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To End Match Or Not To End Match12/13
Hi, I am going to soon start milling 3/4" solid red oak flooring in a 6", 7", and 8" face width. I am wanting some advice from you guys who mill a good bit of this kind of flooring. Do most of you guys end match your flooring? Or, do most of you guys not end match your flooring? I have talked to several people and have been advised both ways. I've already got a 24" gang ripsaw and a Weinig Unimat 6 head moulder. I'm just still trying to decide if I should offer end matching. And, if I offer end matching, how am I going to do it. I don't have an end matcher right now. If some of you guys do end matching, do you have a way to do it without an end matcher? The only thing I've got right now would be a shaper with an air tenoning jig. And, I know that would be super slow. I've thought about building a low tech end matcher using shaper spindle assemblies, motors, pulleys, and a fabricated steel frame. I'm just looking for feed back. Also, some end matching that I have looked at is very loose. It seems to me that if your end matching is very loose that it kind of defeats the purpose in having it to begin with because I would think that the end matching is to help mating ends stay relatively flat to each other in case one end tries to cup. But, if the end matching is loose, that would allow one mating end to possibly raise up above the other end if it does cup after installation. Thanks in advance for all of your help.
I have good friends who have been producing high quality random width floor for at least the past 25 years. We've gone to many IFW shows in Atlanta together and one of the things they always look at are the end matchers.
After being around these guys for all these years I've come away with the sense that end matching is the "right" way to make flooring but not necessarily the way it must be done. Your inquiry is right on target: do it or don't do, that is the the question.
Some shops don't do it at all and some will substitute something like biscuit wafers to help align the boards. It seems though that the best product will include end matched boards and that should be the long term goal.
I suspect that many small to medium size shops that end match their flooring started out by not end matching. Then over time as they sorted out the complexities of pulling it off they eventually made the "step up" to the process. Is this absolutely necessary? No. But is it a better product? Yes.
I have run some flooring, not a lot. Usually for landings for stairs to match the treads. I would agree with B. H. Davis. However, I was told many years ago not to go wider than 5". Going with wider boards would cause too much shrinkage and the boards would cup and crown too much.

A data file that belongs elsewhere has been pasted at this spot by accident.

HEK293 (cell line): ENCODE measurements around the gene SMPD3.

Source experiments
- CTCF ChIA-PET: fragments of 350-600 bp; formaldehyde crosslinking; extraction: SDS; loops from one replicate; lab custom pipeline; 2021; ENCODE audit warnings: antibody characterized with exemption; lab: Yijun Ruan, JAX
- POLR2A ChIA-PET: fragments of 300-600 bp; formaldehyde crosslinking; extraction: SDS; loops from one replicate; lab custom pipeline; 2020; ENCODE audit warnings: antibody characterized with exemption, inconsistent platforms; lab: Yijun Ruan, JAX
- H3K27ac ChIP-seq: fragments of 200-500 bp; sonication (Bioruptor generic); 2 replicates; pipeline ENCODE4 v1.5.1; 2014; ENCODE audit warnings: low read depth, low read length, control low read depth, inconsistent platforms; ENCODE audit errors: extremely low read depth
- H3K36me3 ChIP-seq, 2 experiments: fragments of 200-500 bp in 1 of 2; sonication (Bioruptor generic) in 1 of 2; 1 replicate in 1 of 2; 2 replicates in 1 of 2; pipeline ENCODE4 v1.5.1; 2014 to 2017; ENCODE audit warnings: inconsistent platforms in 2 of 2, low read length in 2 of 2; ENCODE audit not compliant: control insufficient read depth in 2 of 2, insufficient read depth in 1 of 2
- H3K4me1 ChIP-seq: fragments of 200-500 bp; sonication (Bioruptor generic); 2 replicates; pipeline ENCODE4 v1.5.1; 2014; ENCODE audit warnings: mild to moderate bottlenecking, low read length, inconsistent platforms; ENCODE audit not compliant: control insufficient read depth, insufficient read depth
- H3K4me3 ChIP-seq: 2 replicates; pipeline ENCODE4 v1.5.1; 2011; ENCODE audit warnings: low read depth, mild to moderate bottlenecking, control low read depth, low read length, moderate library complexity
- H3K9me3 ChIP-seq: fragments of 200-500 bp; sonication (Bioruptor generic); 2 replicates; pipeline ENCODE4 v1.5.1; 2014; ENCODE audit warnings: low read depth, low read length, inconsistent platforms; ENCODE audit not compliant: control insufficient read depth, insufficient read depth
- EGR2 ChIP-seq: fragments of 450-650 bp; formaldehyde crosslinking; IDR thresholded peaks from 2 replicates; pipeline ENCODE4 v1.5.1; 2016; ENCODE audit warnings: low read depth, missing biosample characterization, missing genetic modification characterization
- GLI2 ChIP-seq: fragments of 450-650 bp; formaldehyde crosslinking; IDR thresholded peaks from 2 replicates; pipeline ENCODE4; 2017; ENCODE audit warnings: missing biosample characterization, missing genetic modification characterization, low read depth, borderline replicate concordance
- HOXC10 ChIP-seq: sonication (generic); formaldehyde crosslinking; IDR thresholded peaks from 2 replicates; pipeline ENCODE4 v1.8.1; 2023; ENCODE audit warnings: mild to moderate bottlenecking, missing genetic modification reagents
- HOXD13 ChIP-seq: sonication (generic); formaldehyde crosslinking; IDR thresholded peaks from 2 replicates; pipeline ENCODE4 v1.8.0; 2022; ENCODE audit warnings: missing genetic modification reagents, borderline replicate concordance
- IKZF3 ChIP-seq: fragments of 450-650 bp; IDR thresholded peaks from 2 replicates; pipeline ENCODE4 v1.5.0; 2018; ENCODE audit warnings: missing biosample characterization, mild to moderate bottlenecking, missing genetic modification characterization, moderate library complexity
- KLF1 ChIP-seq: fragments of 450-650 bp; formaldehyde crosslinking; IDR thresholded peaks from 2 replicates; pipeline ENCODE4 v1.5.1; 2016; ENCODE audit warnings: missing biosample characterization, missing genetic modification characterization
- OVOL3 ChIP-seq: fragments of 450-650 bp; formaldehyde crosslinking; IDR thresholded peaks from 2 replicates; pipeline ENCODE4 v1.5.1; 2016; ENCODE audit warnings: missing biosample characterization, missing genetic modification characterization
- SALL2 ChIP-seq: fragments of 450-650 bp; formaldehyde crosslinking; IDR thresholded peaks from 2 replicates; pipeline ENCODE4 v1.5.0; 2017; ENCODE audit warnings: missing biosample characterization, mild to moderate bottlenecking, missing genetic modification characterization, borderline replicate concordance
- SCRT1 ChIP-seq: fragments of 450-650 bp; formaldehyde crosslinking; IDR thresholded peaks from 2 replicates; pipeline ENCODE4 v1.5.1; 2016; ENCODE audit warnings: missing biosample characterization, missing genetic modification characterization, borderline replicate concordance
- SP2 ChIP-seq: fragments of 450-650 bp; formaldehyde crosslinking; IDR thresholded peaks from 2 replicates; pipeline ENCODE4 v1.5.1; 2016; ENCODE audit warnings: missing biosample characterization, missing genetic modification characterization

Earlier this year, I did a wide plank floor of white oak, number 2 and 3 common, 6 to 12 inches wide, random lengths we biscuited the ends. I warned the home owners, of all the pit falls. I random screwed and plugged with black walnut plugs. This was for a neighbor. so I did not charge them, every time I see them they just rave over the new floor. I recently ask how the shrinkage and cracking was affecting the floor. They said yes that is happening, but we love it, especially how warm this floor in on their bare feet
Bernie's explanation, is very good and yes end match if at all possible. Make the customer aware and even go so far as to, have them sign a disclaimer that you provided the information up front. This rustic flooring, is in high demand, here in Michigan
Thanks guys for all of your advice. I do agree that end matching would be the best way to go. The issue is the cost of an actual end matcher. If this flooring venture works out well, I would like to eventually get an actual end matcher. But, for now I've either got to sell it not end matched or I've got to figure out a way to build a more manual version of a nice end matcher. I've got five shapers, but it would be difficult to end match12' long oak boards using a regular shaper because of the weight of the wood. I realize that it would be better to move the cutter head instead of moving the board during the cutting operation. I've thought of several ways to build a basic end matcher using a 1 1/4" shaper spindle assembly, pulleys, a motor, air hold down clamps, and a frame with a set of guide rails for the spindle assembly to move 90° to a fence. Do any of you guys have any idea where I might find some plans for something like that? Or, do you guys have any advice for doing the tongue and groove end matching without an actual factory made end matcher? Thanks again guys for all of your advice.
Well get started and test the market, in the mean time, plan on going to the next major woodwork show. buy of lease a good automated system and start making money don't waste your time trying to invent the wheel. Automation is the only way to approach this. If you want to make money